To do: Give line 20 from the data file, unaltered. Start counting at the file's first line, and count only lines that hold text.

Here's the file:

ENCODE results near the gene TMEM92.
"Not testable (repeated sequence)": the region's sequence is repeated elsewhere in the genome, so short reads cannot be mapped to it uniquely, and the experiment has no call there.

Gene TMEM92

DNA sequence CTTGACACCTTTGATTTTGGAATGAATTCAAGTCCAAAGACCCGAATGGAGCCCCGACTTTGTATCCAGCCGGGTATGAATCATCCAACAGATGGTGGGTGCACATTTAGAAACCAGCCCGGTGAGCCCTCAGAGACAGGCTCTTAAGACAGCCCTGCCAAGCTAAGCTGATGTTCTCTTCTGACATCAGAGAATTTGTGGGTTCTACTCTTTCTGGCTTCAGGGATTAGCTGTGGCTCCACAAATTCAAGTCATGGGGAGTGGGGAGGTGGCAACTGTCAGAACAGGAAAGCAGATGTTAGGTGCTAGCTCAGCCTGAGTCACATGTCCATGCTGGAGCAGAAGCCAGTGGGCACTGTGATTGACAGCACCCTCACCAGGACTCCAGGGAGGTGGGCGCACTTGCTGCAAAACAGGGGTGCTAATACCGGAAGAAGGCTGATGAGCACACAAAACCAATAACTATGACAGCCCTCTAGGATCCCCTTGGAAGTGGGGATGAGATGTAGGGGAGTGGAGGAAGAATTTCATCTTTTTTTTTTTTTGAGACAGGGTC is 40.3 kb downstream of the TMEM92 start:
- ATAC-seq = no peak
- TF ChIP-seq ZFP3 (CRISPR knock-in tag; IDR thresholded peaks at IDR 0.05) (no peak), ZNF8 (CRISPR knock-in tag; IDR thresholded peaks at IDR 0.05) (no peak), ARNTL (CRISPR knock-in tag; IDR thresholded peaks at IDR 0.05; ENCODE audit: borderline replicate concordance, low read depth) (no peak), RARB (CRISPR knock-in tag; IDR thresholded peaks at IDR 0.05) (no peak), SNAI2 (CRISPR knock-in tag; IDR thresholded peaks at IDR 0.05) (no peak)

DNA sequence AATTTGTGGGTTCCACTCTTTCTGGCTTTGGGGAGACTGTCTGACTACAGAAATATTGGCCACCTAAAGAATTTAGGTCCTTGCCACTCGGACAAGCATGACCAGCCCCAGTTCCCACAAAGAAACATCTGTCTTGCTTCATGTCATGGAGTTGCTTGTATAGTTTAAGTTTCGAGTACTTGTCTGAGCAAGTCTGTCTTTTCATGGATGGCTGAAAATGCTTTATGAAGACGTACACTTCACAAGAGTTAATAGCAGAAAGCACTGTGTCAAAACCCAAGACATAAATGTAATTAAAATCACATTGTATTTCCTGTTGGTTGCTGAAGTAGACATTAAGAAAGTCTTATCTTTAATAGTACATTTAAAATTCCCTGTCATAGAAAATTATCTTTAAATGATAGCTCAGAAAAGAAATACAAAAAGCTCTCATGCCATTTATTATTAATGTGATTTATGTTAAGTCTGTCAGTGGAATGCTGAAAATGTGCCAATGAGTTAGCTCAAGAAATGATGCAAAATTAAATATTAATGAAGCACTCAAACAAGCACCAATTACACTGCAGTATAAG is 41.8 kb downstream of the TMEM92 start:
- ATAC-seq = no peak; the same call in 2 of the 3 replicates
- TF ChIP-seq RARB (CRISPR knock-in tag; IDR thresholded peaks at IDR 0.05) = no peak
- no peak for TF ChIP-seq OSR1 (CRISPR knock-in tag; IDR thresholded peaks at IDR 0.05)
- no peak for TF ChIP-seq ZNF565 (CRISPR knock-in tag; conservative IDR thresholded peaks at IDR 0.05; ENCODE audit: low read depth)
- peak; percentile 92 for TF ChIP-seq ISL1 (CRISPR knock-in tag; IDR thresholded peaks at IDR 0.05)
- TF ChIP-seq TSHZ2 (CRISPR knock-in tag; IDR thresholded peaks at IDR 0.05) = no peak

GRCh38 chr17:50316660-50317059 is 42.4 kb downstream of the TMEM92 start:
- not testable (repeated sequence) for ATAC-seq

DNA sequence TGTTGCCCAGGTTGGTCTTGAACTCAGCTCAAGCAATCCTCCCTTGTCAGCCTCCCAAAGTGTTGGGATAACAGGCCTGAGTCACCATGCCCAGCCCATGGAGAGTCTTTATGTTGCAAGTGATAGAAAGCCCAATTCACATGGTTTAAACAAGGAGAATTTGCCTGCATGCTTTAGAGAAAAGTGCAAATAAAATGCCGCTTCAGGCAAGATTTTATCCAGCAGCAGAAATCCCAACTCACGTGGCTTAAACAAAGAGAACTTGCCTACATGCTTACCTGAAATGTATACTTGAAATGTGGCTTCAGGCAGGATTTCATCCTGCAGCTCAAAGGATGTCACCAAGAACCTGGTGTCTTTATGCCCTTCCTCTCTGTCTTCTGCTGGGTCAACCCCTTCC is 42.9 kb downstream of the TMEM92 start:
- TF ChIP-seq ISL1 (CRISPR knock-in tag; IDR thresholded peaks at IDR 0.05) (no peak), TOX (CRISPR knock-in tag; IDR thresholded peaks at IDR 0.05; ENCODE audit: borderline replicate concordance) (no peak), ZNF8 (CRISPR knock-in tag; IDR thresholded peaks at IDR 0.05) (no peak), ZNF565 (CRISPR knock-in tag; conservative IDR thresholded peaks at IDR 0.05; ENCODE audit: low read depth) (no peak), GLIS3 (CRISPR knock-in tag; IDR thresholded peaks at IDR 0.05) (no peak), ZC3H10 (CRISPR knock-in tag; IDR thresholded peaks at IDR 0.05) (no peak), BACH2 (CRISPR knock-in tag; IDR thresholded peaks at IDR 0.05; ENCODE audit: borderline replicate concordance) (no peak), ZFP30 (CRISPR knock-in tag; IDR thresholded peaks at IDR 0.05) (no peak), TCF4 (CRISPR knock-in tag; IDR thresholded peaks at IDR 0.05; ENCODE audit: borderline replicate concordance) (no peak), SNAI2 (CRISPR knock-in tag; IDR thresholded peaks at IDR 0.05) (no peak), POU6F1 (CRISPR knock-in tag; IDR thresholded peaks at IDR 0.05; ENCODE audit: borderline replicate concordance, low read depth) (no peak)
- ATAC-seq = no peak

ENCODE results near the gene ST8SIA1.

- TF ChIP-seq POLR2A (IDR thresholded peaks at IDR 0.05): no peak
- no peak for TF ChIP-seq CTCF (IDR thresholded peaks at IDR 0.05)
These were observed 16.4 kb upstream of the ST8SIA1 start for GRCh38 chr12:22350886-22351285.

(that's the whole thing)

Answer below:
- TF ChIP-seq POLR2A (IDR thresholded peaks at IDR 0.05): no peak